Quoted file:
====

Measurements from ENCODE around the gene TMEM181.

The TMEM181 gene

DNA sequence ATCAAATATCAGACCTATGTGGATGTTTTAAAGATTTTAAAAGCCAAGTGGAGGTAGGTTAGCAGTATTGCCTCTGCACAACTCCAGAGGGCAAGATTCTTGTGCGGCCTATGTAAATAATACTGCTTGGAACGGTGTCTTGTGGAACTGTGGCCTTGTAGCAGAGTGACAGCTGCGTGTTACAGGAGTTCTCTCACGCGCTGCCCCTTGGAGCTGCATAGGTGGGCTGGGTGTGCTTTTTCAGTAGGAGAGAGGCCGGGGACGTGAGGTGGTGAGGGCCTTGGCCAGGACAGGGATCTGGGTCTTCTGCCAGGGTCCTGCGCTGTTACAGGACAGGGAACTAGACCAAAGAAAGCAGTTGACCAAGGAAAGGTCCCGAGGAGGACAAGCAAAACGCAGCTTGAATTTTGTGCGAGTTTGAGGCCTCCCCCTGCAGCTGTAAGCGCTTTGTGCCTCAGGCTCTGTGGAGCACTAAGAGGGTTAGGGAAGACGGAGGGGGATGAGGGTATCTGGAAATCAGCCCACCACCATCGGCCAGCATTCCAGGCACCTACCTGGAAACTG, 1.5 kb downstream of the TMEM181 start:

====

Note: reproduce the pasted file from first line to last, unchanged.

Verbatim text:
Measurements from ENCODE around the gene TMEM181.

The TMEM181 gene

DNA sequence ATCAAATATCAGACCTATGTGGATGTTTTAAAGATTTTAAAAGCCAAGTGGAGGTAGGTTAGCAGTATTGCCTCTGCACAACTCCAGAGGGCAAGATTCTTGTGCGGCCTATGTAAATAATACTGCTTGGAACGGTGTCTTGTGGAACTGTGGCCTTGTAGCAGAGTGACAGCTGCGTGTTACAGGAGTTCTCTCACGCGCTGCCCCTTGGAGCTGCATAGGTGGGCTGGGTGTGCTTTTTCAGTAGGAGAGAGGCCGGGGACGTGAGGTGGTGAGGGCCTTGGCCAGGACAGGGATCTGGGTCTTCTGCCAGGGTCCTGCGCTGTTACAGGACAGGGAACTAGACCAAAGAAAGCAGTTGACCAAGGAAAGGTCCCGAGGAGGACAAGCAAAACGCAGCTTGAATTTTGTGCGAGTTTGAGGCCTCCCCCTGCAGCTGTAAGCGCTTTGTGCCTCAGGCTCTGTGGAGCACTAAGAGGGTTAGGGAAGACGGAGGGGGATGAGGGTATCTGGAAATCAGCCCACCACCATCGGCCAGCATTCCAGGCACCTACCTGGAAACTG, 1.5 kb downstream of the TMEM181 start: